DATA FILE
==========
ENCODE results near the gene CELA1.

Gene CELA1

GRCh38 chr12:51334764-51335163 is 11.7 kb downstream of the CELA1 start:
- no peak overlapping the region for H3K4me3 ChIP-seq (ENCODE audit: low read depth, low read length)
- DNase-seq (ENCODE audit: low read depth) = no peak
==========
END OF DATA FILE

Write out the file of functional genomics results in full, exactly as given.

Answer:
ENCODE results near the gene CELA1.

Gene CELA1

GRCh38 chr12:51334764-51335163 is 11.7 kb downstream of the CELA1 start:
- no peak overlapping the region for H3K4me3 ChIP-seq (ENCODE audit: low read depth, low read length)
- DNase-seq (ENCODE audit: low read depth) = no peak